July 26, 2021
July 26, 2021
July 19, 2022
Pre-College Engineering Education
Teachers play a crucial role in developing the nation’s STEM workforce and boosting the student interest towards the STEM fields. However, there are limited opportunities available for in-service teachers to improve their engineering and technology content knowledge and implement that knowledge effectively in designing integrated STEM learning environments. To increase students’ interest in STEM fields and improve the quality of integrated STEM education, we developed a series of integrated engineering and technology focused teacher professional development (PD) activities.
In this paper, we discuss the effectiveness of a two-week long PD which was a part of a National Science Foundation (NSF) funded Innovative Technology Experiences for Students and Teachers (ITEST) project. This workshop was implemented at a Research 1 University campus in Summer 2019. The project goals were to enhance in-service teachers’ engineering and cutting edge technology content knowledge to help them build confidence to teach engineering concepts using technology, remedy engineering misconceptions, and improve their attitudes toward engineering. Twelve math and science teachers participated and learned the fundamental principles of the engineering design, gained knowledge about the cutting-edge technologies including Internet of things (IoT), additive manufacturing, and computer-aided design (CAD) tools. In addition to improving their engineering and technology content knowledge, the teachers also received training on how to incorporate the engineering and technology content into the existing mathematics and science school curricula. The overarching goal was to encourage teachers to design and offer integrated STEM learning environments.
In order to evaluate the effectiveness of the PD activities, we asked: “After participating in the engineering and technology focused PD activities, what were the participating mathematics and science in-service teachers’ perceptions of the content and skills they gained, the challenges and/or limitations they faced, and recommendations for improvement?”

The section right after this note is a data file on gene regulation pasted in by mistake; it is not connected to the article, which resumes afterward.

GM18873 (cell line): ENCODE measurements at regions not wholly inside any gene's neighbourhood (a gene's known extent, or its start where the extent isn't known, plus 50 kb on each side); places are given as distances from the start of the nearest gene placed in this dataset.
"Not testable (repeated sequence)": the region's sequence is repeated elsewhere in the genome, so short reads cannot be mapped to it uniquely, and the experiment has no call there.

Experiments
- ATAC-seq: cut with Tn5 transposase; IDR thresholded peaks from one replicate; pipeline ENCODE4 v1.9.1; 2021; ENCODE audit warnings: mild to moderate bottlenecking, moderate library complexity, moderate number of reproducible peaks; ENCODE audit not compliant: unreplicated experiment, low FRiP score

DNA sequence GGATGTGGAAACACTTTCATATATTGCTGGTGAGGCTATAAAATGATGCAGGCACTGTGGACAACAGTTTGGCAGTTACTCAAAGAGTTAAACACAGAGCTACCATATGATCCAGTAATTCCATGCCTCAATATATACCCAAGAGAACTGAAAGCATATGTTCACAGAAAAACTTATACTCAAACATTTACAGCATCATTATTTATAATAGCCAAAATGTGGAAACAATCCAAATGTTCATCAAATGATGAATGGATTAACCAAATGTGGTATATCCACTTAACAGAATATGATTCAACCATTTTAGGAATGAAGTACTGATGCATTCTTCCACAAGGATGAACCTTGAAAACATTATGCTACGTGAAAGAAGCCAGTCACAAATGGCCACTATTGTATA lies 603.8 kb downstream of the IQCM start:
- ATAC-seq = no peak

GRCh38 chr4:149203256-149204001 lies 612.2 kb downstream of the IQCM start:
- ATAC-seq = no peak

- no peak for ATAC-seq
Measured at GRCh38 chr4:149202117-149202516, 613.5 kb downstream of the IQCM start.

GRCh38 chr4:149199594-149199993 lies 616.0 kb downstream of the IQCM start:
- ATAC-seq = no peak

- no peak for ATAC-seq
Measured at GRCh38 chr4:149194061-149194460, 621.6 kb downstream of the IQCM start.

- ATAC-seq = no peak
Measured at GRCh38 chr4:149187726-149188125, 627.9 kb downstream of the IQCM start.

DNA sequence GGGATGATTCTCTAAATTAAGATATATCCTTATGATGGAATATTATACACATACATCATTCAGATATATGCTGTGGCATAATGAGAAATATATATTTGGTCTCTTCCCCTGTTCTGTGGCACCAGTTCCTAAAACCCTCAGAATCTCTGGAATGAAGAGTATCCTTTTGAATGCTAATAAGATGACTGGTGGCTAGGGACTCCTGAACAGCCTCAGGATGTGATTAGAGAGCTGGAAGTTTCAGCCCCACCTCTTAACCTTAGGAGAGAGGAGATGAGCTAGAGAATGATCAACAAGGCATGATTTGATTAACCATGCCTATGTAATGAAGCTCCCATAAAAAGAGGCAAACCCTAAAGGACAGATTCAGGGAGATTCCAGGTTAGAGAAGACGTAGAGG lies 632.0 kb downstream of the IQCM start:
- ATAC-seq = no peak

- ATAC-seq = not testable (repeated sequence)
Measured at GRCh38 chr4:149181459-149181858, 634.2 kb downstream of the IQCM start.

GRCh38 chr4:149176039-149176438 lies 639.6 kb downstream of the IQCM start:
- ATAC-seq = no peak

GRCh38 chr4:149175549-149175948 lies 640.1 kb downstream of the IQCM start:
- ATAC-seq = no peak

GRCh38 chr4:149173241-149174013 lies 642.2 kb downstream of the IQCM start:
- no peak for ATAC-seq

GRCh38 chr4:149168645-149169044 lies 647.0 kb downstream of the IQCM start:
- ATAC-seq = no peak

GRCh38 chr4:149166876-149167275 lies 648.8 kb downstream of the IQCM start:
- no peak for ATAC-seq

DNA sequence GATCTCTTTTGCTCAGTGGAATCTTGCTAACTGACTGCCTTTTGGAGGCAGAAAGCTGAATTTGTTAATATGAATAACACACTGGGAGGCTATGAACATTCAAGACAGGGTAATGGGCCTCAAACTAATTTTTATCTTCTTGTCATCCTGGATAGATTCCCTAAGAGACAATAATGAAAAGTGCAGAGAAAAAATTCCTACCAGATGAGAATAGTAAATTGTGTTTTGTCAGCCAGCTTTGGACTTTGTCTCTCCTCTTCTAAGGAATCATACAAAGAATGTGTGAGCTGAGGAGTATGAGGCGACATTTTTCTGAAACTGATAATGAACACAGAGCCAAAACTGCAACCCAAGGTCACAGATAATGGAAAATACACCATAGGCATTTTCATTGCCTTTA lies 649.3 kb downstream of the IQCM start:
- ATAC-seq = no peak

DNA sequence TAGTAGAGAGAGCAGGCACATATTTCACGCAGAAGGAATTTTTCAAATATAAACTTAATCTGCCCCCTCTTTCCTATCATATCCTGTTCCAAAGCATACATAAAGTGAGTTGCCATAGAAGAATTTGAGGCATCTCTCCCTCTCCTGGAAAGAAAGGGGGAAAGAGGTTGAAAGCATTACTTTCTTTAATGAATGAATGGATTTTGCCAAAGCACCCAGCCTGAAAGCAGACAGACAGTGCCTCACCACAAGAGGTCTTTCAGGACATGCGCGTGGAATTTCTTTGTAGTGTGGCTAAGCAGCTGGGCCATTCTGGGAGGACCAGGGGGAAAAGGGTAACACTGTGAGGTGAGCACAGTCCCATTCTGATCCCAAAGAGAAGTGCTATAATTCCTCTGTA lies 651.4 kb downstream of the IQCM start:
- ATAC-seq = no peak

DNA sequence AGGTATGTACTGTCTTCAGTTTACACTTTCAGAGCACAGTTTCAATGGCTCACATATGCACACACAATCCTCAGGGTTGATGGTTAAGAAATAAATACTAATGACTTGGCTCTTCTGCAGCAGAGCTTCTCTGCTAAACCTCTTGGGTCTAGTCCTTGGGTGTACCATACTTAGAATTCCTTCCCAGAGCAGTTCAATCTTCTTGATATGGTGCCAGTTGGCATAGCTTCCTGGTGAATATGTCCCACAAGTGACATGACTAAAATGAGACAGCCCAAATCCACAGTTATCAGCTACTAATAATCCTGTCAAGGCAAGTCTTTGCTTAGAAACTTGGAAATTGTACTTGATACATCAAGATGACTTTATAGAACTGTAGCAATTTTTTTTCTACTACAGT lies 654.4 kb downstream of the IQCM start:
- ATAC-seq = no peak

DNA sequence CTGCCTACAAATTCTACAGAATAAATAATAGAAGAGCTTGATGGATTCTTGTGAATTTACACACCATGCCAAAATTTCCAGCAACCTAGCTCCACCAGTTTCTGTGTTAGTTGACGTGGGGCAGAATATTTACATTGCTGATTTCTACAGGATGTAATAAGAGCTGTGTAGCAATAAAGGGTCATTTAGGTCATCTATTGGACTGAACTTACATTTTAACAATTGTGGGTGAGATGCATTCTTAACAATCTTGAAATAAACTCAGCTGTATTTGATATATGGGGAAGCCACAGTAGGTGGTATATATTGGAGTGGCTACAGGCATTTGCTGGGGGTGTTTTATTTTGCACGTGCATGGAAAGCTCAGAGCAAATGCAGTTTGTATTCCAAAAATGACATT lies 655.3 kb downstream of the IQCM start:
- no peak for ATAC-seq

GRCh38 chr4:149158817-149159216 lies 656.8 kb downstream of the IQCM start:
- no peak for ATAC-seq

We designed a teacher questionnaire and administered it after the PD activities. In the questionnaire, participants were asked to compare their before and after perceptions. Our research team conducted observations and took field notes. We designed a semi-structured post-interview protocol and conducted interviews with the teachers at the end of the two-week PD sessions. The recorded interviews were transcribed verbatim. All teachers (N=12) responded to the pre and post questionnaire and all (N=12) participated in the semi-structured one-one-one interviews. In our analyses we ran descriptive statistics and non-parametric tests for the quantitative data. For the qualitative data, we employed constant comparative method and iteratively searched for the main themes and categories emerged from the analyses. In this paper, we report the study findings and discuss the successful and unsuccessful aspects of the two-week PD session from the perspectives of the participating teachers.
Cevik, E., & Yalvac, B., & Johnson, M. D., & Kuttolamadom, M., & Porter, J. R., & Whitfield, J. (2021, July), Improving In-Service Science and Mathematics Teachers’ Engineering and Technology Content and Pedagogical Knowledge (Evaluation) Paper presented at 2021 ASEE Virtual Annual Conference Content Access, Virtual Conference. https://peer.asee.org/37306
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